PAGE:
Rethinking Social Interaction: Empirical Model Development
Journal article, Peer reviewed
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Original versionJournal of Medical Internet Research. 2020, 22 (4), e18558. 10.2196/18558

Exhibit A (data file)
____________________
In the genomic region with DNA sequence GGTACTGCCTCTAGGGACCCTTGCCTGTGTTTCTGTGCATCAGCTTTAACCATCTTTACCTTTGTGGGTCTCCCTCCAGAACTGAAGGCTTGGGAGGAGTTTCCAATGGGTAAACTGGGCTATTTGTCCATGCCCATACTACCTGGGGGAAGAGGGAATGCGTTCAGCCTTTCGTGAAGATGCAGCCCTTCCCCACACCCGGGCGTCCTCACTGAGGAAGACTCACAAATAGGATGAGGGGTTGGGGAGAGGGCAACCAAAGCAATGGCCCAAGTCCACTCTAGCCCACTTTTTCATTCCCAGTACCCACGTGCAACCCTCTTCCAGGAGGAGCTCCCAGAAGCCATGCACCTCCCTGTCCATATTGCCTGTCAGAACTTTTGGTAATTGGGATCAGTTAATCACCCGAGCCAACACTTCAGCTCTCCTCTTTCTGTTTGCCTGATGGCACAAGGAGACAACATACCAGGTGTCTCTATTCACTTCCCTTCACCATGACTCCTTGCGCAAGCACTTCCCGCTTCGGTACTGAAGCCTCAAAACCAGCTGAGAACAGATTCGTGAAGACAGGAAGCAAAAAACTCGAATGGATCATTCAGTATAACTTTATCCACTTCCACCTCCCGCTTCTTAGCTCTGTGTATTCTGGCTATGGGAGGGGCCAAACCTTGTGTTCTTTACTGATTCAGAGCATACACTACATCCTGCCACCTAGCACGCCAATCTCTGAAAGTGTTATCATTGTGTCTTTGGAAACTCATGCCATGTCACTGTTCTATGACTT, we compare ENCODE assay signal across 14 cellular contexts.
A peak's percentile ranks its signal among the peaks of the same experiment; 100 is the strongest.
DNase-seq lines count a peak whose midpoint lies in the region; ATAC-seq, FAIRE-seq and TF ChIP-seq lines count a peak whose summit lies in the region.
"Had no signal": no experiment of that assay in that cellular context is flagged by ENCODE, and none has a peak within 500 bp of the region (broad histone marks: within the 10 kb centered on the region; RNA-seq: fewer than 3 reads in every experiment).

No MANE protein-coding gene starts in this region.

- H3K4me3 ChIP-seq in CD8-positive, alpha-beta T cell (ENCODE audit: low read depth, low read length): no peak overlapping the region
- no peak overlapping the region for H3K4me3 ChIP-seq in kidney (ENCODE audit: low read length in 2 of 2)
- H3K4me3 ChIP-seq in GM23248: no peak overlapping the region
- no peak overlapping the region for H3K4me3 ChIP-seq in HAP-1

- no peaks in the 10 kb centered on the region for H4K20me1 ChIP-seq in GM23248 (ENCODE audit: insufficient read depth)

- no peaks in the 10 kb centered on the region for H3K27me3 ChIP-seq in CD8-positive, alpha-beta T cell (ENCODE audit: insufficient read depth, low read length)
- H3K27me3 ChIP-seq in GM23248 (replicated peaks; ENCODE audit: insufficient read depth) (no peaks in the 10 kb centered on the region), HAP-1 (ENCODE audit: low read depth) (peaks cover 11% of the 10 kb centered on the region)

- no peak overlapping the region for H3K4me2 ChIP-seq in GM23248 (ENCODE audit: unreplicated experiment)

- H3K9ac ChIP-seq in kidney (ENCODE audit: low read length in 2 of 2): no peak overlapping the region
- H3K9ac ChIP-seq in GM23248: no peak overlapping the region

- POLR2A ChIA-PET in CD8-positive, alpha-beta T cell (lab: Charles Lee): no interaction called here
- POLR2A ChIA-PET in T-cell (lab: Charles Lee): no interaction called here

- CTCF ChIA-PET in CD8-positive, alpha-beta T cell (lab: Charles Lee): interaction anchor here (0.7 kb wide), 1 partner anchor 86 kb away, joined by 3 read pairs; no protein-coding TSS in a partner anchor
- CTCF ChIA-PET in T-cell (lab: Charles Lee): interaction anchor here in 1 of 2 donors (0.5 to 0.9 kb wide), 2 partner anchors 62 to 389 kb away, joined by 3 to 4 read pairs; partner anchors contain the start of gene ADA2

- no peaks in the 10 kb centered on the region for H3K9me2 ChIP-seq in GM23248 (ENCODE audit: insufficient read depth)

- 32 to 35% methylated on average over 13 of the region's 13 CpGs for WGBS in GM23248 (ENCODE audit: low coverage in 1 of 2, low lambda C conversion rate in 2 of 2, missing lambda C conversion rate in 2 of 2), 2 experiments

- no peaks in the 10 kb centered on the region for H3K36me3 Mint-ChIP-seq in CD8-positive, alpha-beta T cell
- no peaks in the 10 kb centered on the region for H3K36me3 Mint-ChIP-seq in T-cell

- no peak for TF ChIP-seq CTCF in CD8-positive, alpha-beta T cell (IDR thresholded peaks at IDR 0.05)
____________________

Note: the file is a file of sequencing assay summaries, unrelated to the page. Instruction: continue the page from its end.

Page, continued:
Background: Social media is an integral part of human social life. More than 90% of young people use social media daily. Current theories, models, and measures are primarily based on face-to-face conceptions, leaving research out of sync with current social trends. This may lead to imprecise diagnoses and predictions. Objective: To develop a theoretically based empirical model of current social interfaces to inform relevant measures. Methods: A three-stage, qualitative, data-collection approach included anonymous individual Post-it notes, three full-class discussions, and 10 focus groups to explore 82 adolescents’ relational practices. Data analysis followed a meaning-condensation procedure and a field-correspondence technique. Results: We developed an empirical model that categorizes adolescents’ social interactions into five experiential positions. Four positions result from trajectories relating to social media and face-to-face social interaction. Positions are described by match or mismatch dynamics between preferred and actual social platforms used. In matched positions, individuals prefer and use both face-to-face and social media platforms (position 1), prefer and use face-to-face platforms (position 2), or prefer and use social media platforms (position 3). In mismatched positions, individuals prefer face-to-face interactions but use social media platforms (position 4) or prefer social media but use face-to-face platforms (position 5). We propose that matched positions indicate good social functioning while mismatched positions indicate serious social challenges. Conclusions: We propose a model that will expand previous unidimensional social interaction constructs, and we hypothesize that the described match and mismatch analyses provide conceptual clarity for research and practical application. We discuss prediction value, implications, and model validation procedures.